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pynchon-l@waste.org publiziert

Enlightment trash

A short essay

The German-jewish philosopher and Marxist Ernst Bloch ("Principle Hope") wrote a book in the early thirties called "Erbschaft dieser Zeit" ("Inheritance of this time"); as far as I know this book was published one year before the Nazis came on power. In this book Bloch created a neologism which he called "Aufklaericht" - untranslatable, but it means something like "enlightment trash".
The book was published in the same year as the "mastermind" of the conservative revolution, Ernst Juenger, published his "Der Arbeiter. Herrschaft und Gestalt" ("The worker. Power and Gestalt") and Walter Benjamin his "Das Kunstwerk im Zeitalter seiner technischen Reproduzierbarkeit" ("The work of art in the age of its technical reproduction"). Bloch's book has a lot of similarities with the other two books, but this is not the subject of this essay.

The English translation "enlightment" for "Aufklaerung" has its own difficulties, the meaning of the two words is not simply the same. In German "Aufklaerung" doesn't mean only a special period of European philosophy or the beginning of a new era but also is often used in every-day-life. We also know the expression "Aufklaerung von Verbrechen" (crime detection) or "sexuelle Aufklaerung" (sex education) but do you know "enlightment of crimes" or "sexual enlightment"? 

Because Aufklaerung (in its original meaning "the weather gets clearer", "the sky clears up" etc., also in German) is a multi-functional word in German you must be very careful when you use it in philosophical or scientific contexts. The sub-meanings of every-day-life are still in it if you use it philosophically, with the consequence that you can produce a lot of misunderstandings and disturbances.

For Kant in his three criticisms Aufklaerung means the unity of "Verstand" and "Vernunft" - for both there's only the English word "reason" (French: raison). But in German "Verstand" and "Vernunft" are not the same. "Vernunft" is the general pre-condition ("Bedingung der Moeglichkeit") of perception and cognition, it belongs to the "transcendental subject". "Verstand" incorporates the categories of "Vernunft", like time, space, causality a. s. o., it's - so to say - the pre-condition of the "empirical part" of "reason". "Vernunft" is "theoretical reason", "Verstand" "practical reason".

My thesis is now that this difference between the two "powers of reason" mirrors exactly the difference between "modernism" and "pomo". The "synthetische Apperzeption" (synthetical apperception) as a Kantian category belongs only to the Vernunft, it's the "God in us", the a priori-subject of all entities (like history, subjectivity, identity a. s. o.), the Verstand is that what we all can know ("common sense", so to say), the Wittgenstein verdict "What we cannot speak about, we must be silent" is a consequence of this. Verstand is the "deconstruction" of Vernunft, and already Kant's analysis inherent.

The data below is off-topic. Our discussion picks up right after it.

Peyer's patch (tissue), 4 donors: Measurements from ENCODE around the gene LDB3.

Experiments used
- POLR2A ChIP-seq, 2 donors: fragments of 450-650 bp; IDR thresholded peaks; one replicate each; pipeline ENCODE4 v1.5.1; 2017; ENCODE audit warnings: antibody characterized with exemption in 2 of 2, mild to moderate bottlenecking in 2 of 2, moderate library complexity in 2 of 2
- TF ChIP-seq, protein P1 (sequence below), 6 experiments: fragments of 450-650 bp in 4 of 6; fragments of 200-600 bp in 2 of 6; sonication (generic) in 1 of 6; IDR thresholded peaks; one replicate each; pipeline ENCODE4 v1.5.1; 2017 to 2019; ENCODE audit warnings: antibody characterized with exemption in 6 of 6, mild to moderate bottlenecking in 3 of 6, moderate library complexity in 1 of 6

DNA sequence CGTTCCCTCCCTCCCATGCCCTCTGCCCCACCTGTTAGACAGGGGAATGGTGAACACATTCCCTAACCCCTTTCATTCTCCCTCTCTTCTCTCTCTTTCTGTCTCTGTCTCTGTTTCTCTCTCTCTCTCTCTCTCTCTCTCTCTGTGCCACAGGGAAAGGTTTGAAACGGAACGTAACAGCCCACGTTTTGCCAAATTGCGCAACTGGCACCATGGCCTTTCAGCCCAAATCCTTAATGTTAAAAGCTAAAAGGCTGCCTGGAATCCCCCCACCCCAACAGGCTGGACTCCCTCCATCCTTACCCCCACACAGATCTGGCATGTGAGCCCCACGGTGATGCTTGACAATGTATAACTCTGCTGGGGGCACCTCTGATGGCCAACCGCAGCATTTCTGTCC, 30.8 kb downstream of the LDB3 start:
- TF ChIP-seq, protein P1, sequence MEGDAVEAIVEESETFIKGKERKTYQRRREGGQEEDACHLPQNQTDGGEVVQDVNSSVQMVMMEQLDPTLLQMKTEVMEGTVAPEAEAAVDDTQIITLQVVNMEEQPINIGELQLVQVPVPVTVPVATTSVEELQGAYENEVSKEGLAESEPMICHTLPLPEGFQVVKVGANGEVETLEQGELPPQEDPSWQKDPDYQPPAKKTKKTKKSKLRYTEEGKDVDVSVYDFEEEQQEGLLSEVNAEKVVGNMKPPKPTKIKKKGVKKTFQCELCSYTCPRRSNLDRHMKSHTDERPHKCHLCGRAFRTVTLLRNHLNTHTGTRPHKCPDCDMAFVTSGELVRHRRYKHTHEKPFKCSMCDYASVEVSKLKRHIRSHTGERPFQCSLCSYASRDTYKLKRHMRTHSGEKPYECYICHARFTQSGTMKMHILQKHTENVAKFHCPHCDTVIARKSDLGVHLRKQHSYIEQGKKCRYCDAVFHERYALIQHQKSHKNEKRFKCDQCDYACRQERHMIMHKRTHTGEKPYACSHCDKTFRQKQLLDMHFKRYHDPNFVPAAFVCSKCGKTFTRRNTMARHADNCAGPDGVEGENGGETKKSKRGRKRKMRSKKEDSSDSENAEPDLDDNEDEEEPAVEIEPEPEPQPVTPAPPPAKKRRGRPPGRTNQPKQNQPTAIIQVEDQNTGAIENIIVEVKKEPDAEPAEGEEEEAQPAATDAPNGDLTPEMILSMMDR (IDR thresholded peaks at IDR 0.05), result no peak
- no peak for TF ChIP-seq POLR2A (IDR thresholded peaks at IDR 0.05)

The "limits of reason" are - in Kantian categories - the limits of the Verstand, not the limits of the Vernunft. The Vernunft is a "block box" for us, as reality, our "Ding an sich". the "Big Other" in the terms of Lacan. The Verstand can only show us his own limitations, and self-reference and self-doubting, the "hermeneutic circle" are the consequences of this, the paradox movement of the "infinite regress", the unlimited search for limitations.

The Hegelian version of this paradox movement of "hermeneutic circle" and "infinite regress" is called dialectics, and dialectics is inherent the promise that this endless movement will come to an end ("absoluter Geist"). Marx later called it communism.

But there must be added another thing. The ability/the competence to use your own Verstand Kant calls "Vermoegen". But the word "Vermoegen" also has in German a double-meaning: on the one hand "ability/competence", but on the other "property/fortune". And Kant exactly knew who has no such "Vermoegen": for example mentally disabled persons, children and - women. Those who have no property don't have competence, too. It's a very, very male and bourgeois Verstand Kant described.

Enough for today, the second part will follow tomorrow - or in a few days.

Enlightment trash, Part two

The Vernunft is the "meta-language" of enlightment - to speak in the terms of Lyotard and the poststructuralists.
Marxists would call it the "social synthesis", the categories and "principles of analysis" which build up the social cohesion.

A provocative question - on the first view: what has Holocaust/Shoah to do with enlightment or better the enlightment trash? Isn't Nazism and all its consequences just the opposite of it, a consequence of irrationalism?

The French-Greek philosopher and psychoanalyst Castoriadis who wrote a long time for the French magazine "Socialisme ou barbarie" and now and then for "Les temps modernes" (his opus magnum is: "Gesellschaft als imaginaere Institution", Frankfurt 1990, "Society as an imaginary institution") distinguishes in "Society as an imaginary institution" betweeen "social imagination" and "individual imagination". Individual imagination in deed belongs to the realm/sphere of psychoanalysis, but "social imagination" is for Castoriadis not the same as the "collective unconscious" of C. G. Jung. Social imagination does not handle with archetypes but with the constant flow of social "pictures" and "images", "the stream of the social unconscious". This fluid stream can be fixed by social institutions, and this act of fixing Castoriadis calls the production of the "social imagined", so to speak the products or "ready-mades" of social imagination.